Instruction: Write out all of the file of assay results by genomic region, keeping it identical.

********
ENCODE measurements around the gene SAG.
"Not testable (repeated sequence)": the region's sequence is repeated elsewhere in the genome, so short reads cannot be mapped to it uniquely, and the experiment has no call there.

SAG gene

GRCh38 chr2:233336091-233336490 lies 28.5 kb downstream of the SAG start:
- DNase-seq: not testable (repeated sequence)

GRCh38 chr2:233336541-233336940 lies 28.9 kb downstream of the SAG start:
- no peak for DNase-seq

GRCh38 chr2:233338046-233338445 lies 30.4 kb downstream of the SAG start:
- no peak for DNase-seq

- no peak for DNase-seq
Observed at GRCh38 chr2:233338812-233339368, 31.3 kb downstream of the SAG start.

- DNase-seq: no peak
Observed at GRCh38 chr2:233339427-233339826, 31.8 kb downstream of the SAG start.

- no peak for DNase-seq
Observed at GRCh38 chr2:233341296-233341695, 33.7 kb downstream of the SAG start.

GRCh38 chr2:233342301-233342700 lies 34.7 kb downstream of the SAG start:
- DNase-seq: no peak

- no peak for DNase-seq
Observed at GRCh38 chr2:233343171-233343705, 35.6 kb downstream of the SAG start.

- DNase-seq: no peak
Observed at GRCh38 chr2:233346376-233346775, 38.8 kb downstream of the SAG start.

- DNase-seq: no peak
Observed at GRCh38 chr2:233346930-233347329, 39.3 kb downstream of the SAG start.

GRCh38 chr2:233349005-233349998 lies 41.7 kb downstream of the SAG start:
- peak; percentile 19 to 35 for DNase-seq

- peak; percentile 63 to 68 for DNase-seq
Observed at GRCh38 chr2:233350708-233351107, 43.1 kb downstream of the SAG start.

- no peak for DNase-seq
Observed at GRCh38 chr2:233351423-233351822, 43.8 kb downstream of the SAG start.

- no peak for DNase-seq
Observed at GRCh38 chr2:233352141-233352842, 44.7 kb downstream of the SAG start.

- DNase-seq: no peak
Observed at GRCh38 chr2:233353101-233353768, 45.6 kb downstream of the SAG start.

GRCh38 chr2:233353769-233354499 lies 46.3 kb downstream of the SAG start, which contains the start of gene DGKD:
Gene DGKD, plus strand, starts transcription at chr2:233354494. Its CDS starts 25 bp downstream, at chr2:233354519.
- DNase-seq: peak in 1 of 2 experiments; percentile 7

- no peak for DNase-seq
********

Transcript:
ENCODE measurements around the gene SAG.
"Not testable (repeated sequence)": the region's sequence is repeated elsewhere in the genome, so short reads cannot be mapped to it uniquely, and the experiment has no call there.

SAG gene

GRCh38 chr2:233336091-233336490 lies 28.5 kb downstream of the SAG start:
- DNase-seq: not testable (repeated sequence)

GRCh38 chr2:233336541-233336940 lies 28.9 kb downstream of the SAG start:
- no peak for DNase-seq

GRCh38 chr2:233338046-233338445 lies 30.4 kb downstream of the SAG start:
- no peak for DNase-seq

- no peak for DNase-seq
Observed at GRCh38 chr2:233338812-233339368, 31.3 kb downstream of the SAG start.

- DNase-seq: no peak
Observed at GRCh38 chr2:233339427-233339826, 31.8 kb downstream of the SAG start.

- no peak for DNase-seq
Observed at GRCh38 chr2:233341296-233341695, 33.7 kb downstream of the SAG start.

GRCh38 chr2:233342301-233342700 lies 34.7 kb downstream of the SAG start:
- DNase-seq: no peak

- no peak for DNase-seq
Observed at GRCh38 chr2:233343171-233343705, 35.6 kb downstream of the SAG start.

- DNase-seq: no peak
Observed at GRCh38 chr2:233346376-233346775, 38.8 kb downstream of the SAG start.

- DNase-seq: no peak
Observed at GRCh38 chr2:233346930-233347329, 39.3 kb downstream of the SAG start.

GRCh38 chr2:233349005-233349998 lies 41.7 kb downstream of the SAG start:
- peak; percentile 19 to 35 for DNase-seq

- peak; percentile 63 to 68 for DNase-seq
Observed at GRCh38 chr2:233350708-233351107, 43.1 kb downstream of the SAG start.

- no peak for DNase-seq
Observed at GRCh38 chr2:233351423-233351822, 43.8 kb downstream of the SAG start.

- no peak for DNase-seq
Observed at GRCh38 chr2:233352141-233352842, 44.7 kb downstream of the SAG start.

- DNase-seq: no peak
Observed at GRCh38 chr2:233353101-233353768, 45.6 kb downstream of the SAG start.

GRCh38 chr2:233353769-233354499 lies 46.3 kb downstream of the SAG start, which contains the start of gene DGKD:
Gene DGKD, plus strand, starts transcription at chr2:233354494. Its CDS starts 25 bp downstream, at chr2:233354519.
- DNase-seq: peak in 1 of 2 experiments; percentile 7

- no peak for DNase-seq